You’re Tiny People. Can You Open The Fridge And Get The Lemon?

By Clickhole. (Custom CYOA; IFDB; play here)

viewgame.jpg
Cover art: a tiny hand sticking out from a white grating

Clickhole has built a reputation for prolificacy, having released 20 games in 2015 alone. Their games are usually absurd and light-hearted. Their games usually have long titles which presents its central premise. Then again, I have not played many of Clickhole’s games, so I shouldn’t really generalise like that…

In Tiny People, you play a… group (swarm?) of tiny people, navigating someone’s apartment. At your size, everything is huge. How will you get to the lemon? And what’s Music Duck doing there?

Tiny People favours photos over textual room descriptions to illustrate the environment, which was really a welcome change to the usual Clickhole house style of generic stock images. It also features an especially location-based world model, even if it mixed cardinal directions with relative directions (you can go leftward and east in this game).

The perspective brings to mind other games with smaller-than-human PCs – A Day for Soft Food and Snack Time in particular. The close-up photos of everyday objects from a non-human perspective remind me of Mateusz Skutnik’s 10 Gnomes series.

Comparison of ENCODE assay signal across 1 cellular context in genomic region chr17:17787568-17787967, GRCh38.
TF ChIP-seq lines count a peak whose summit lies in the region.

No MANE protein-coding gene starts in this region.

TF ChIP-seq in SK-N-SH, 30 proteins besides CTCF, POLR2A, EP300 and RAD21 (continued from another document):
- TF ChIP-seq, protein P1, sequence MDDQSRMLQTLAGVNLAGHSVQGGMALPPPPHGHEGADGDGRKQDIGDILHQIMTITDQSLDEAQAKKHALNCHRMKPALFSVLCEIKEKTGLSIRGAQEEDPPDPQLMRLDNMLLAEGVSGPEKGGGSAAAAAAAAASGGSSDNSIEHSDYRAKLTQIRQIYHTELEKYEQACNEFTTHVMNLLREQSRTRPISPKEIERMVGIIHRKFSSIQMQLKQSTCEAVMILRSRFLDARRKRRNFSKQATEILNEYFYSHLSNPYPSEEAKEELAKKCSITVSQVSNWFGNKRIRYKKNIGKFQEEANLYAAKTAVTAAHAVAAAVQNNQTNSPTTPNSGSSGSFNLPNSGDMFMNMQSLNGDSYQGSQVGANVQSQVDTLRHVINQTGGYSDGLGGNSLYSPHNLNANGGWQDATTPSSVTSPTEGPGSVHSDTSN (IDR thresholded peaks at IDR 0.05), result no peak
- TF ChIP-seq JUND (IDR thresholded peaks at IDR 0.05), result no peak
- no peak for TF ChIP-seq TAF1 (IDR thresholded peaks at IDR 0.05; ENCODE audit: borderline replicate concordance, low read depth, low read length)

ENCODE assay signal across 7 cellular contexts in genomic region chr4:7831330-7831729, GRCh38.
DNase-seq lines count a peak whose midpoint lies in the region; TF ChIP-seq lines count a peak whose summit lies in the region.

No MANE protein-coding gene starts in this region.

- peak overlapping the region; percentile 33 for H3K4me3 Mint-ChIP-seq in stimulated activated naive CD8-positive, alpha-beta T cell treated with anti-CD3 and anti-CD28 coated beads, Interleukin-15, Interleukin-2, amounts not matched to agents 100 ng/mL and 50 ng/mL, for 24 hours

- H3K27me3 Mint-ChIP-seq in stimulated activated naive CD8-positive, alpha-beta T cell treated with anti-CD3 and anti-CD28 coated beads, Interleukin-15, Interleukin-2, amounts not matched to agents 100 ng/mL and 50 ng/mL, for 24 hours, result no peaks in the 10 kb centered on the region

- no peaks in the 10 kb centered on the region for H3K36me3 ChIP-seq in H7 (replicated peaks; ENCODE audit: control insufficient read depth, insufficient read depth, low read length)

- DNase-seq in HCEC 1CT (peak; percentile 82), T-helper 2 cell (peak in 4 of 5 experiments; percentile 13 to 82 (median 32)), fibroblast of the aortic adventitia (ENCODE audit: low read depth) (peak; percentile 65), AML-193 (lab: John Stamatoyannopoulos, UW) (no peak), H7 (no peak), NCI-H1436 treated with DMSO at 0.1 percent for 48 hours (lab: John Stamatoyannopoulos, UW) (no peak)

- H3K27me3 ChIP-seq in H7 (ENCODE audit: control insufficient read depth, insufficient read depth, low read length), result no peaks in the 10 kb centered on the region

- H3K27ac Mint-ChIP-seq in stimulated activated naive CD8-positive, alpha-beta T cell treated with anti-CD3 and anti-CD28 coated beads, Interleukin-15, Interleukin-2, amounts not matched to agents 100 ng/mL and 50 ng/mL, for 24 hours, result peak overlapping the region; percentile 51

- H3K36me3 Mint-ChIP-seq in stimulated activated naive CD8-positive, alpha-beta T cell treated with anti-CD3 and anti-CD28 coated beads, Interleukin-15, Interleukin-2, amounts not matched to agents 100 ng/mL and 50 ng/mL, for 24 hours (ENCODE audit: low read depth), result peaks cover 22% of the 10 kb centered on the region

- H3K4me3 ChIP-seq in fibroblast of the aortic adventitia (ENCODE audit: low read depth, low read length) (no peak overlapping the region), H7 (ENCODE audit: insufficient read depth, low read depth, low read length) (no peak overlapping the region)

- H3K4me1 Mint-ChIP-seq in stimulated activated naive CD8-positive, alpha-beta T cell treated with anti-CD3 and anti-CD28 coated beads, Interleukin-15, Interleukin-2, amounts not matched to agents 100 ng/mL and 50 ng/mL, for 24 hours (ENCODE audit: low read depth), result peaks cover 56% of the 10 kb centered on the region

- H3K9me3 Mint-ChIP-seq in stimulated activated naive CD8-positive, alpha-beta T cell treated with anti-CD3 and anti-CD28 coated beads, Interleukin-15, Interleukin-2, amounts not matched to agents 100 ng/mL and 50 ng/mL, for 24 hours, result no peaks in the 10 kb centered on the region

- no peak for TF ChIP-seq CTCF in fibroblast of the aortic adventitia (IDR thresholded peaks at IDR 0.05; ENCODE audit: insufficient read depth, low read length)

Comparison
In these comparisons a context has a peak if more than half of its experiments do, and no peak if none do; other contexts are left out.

The central premise (i.e. the fact that you, the PC, appear to be a swarm of tiny people) is already surreal enough, but the ending is even more so, almost to the point of incoherence. Your mileage may vary, here: fans of Clickhole’s writing will probably enjoy this, but those who are not may find it over the top. Still, I found this a reasonably enjoyable, short, slightly absurd piece.

Howwl

By Tipue. (Choice-based web interface;  IFDB; play here)

[Warning: this game contains sometimes unexpected descriptions of death and gore.]

You wake up in a North London flat, unable to remember how you got there. Tottenham is devoid of people. It’s time to go.

The game is initially a lot about exploration. There isn’t much of a clear goal, but as you explore, it’s clear that something very bad has happened. The game never makes it clear what you’re aiming for – perhaps a vague attempt at safety – even to the end.

Howwl is written with a vaguely Twine or Undum-like format, where you click links to progress.The links suggest what would be common actions in a typical parser game – taking inventory, inspecting objects and so on. The layout is attractive and neat, in which links add to a growing transcript which can be scrolled back. Header images mark changes in location. You can create an account to save your place in the story, but given that the scope of the game, as it stands (I played Beta 0.81), isn’t too long, you might not need this.

Howwl aims for the gritty urban apocalyptic atmosphere in its abandoned buildings and filthy interiors, and does it quite well. You never get to see the source of ominous (and sometimes uncomfortably human) noises. You stumble over unexpectedly gruesome sights. The writing style is detached – is it resignation on the PC’s part? Hopelessness?